Timing is everything. Just ask Tim Lanza, vice president and archivist of the Cohen Film Collection. Last spring, he and his team were working on the restoration of Julie Dash’s ground-breaking 1991 film “Daughters of the Dust” for its 25th anniversary.
Then Beyoncé suddenly dropped her visual album “Lemonade,” which included many visual references to Dash’s groundbreaking film, and interest in the restoration project soared. The anticipated home video release grew into a limited theatrical release, the first since the film premiered in theaters in 1992.
“There was a definite Beyoncé bump,” Lanza says. “It’s exciting that the film is now finding both old and new audiences.”
Lanza says “Daughters” was a visionary film.
“There was nothing like it when it came out and there hasn’t been a lot like it since. I think that’s also why there was such a strong reaction to ‘Lemonade.’”
“Daughters of the Dust” was the first feature directed by an African-American woman to receive a general theatrical release. Inspired by the history of Dash’s own family, the movie takes place at the turn of the 20th century on Dawtuh (Daughter) island, one of the small barrier islands along the coast of South Carolina and Georgia. The inhabitants of these islands, descendants of the African slaves who were forced to work the indigo and rice plantations, have remained isolated from the mainland and speak a distinct language called Gullah or Geechee.
The Peazants, a family with deep roots on the island, are at a crossroads. Led by Haagar (Kaycee Moore), the younger generation want to join the Great Migration and move north. The older generation, led by Nana (Cora Lee Day), is determined to stay on the island. Haagar and her siblings are excited by the cultural and economic opportunities that the North offers; Nana worries that they will lose their sense of identity and that the North will not be “the land of milk and honey” they dream of.
The extended family comes together for a final picnic before they begin the journey. The emotional gathering includes Nana’s granddaughter Yellow Mary (Barbara O) and her lover Trula (Trula Hoosier) who visit the family on their journey to Nova Scotia. Because of her sexuality and her past as a sex worker, Yellow Mary is initially rejected by some of her family members.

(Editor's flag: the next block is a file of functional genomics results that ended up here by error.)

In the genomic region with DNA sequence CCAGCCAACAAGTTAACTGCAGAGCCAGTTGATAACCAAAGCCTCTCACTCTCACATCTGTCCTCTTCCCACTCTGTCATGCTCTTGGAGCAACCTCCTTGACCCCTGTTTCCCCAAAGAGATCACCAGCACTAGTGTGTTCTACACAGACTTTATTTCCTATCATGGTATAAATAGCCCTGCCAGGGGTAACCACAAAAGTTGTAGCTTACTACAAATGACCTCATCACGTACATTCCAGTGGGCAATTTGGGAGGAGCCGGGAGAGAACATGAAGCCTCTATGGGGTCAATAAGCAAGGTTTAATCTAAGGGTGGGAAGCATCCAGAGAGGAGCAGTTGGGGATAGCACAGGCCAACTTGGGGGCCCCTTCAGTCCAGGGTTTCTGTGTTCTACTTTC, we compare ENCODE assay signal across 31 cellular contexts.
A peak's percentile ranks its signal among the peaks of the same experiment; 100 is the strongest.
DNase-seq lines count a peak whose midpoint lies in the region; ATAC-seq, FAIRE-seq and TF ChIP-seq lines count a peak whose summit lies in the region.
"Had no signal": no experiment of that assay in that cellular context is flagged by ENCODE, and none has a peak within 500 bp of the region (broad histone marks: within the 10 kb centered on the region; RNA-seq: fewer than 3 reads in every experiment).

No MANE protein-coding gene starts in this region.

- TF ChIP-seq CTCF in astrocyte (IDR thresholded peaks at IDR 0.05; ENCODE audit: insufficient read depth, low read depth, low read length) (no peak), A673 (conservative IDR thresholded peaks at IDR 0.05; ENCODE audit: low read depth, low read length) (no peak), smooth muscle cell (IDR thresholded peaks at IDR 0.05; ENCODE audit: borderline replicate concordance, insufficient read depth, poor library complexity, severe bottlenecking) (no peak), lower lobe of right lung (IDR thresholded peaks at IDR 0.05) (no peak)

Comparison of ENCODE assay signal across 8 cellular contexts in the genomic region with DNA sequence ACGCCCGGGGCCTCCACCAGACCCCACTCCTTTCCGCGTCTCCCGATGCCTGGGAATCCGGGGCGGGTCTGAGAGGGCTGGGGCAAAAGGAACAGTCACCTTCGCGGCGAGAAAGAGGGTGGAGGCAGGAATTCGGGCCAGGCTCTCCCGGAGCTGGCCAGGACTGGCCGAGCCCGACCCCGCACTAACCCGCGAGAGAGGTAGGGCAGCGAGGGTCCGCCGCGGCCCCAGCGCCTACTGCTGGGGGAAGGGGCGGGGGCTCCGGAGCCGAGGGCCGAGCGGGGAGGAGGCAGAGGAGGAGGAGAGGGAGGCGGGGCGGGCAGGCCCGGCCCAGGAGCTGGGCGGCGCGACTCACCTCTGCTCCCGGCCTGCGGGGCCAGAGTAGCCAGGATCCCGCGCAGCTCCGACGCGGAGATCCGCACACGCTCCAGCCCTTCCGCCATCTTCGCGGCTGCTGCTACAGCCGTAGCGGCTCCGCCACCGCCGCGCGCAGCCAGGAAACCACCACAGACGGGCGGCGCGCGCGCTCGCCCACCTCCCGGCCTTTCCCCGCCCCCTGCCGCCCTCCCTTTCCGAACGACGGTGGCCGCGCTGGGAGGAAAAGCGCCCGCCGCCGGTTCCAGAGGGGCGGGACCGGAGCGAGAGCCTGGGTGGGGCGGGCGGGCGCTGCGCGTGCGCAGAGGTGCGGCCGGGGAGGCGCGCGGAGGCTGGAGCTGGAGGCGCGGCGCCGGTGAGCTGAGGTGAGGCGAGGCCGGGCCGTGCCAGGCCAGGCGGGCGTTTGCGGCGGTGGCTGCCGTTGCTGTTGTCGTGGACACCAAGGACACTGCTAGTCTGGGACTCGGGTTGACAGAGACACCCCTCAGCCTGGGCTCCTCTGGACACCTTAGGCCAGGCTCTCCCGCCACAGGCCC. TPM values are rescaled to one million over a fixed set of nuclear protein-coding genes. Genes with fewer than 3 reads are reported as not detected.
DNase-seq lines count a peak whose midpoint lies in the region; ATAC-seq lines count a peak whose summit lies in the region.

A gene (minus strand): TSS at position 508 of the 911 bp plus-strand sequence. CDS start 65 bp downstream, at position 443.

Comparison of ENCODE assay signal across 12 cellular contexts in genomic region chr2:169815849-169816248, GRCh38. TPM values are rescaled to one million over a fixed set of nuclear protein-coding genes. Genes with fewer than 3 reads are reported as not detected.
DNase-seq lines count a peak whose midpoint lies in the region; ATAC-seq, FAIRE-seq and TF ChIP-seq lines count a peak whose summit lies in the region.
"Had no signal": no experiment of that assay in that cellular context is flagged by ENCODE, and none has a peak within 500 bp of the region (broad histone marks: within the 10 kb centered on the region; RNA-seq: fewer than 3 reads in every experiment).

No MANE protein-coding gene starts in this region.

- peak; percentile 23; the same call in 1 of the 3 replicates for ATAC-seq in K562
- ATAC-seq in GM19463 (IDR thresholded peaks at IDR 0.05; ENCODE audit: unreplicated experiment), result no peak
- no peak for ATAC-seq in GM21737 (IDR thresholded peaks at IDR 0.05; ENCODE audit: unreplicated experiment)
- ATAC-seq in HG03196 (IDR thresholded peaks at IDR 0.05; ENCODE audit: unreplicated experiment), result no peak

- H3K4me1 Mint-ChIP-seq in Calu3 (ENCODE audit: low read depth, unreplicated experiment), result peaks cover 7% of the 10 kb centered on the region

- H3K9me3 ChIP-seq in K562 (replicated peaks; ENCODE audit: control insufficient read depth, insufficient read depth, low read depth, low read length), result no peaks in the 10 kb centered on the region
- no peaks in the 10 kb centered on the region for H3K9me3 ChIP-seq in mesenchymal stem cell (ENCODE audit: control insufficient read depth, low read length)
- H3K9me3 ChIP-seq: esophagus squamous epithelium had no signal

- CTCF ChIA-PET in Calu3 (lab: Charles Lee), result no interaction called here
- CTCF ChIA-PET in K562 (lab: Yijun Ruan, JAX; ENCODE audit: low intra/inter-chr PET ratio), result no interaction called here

The unconventional film quickly became a cult classic and an inspiration to a generation of filmmakers. Unfortunately, the film was neglected by its original distributor.
When Lanza became aware that the filmmaker was looking for a new distributor, he leapt at the chance. He discovered that the staff at the UCLA Film and Television Archive had rescued the original film elements from a lab by paying a decades-old bill and had constructed a new 35mm print from the original internegative.
Lanza and his team acquired the distribution rights and began work on restoring the film. Under the supervision and approval of the film’s original cinematographer Arthur Jafa, the film was finally properly color-graded; this was especially important, Lanza notes, to capture the rich gradations in African-American skin tones and the distinct qualities of light on the islands where the film was shot.
In addition to the color grading, the film also underwent digital restoration to stabilize the color, remove dirt and scratches and clean up the soundtrack. The restored picture was premiered at Cannes last May and will open in D.C. for a limited engagement at the AFI Silver Theatre on Friday, Feb. 17.
Fans of “Lemonade” can spot Dash’s influence on Beyoncé and company throughout the film. Visually, there’s the remarkable saturation and balance of color and the long shots of island scenery. There’s the long lines of women in flowing white gowns and the beautiful tableaus on the beaches and in trees. In the storytelling, there’s the powerful and magical blurring of past, present and future. Most importantly, there’s the tribute to generations of fierce African-American women.
Julie Dash is currently working on a feature documentary based on Vertamae Smart-Grosvenor’s bestselling book “Vibration Cook: or the Travel Notes of a Geechee Girl.” Smart-Grosvenor, who appeared in “Daughters,” is a world-renowned author, performer and chef from South Carolina.
As for Lanza, he’s busy preserving and restoring other screen classics from around the world. The Cohen Film Collection continues its work preserving silent films, especially the works of the legendary Buster Keaton. The company recently acquired the Merchant Ivory collection. A restored version of the Academy Award-winning “Howard’s End” premiered at Cannes last year, and a restored version of the gay classic “Maurice” will be released later this year.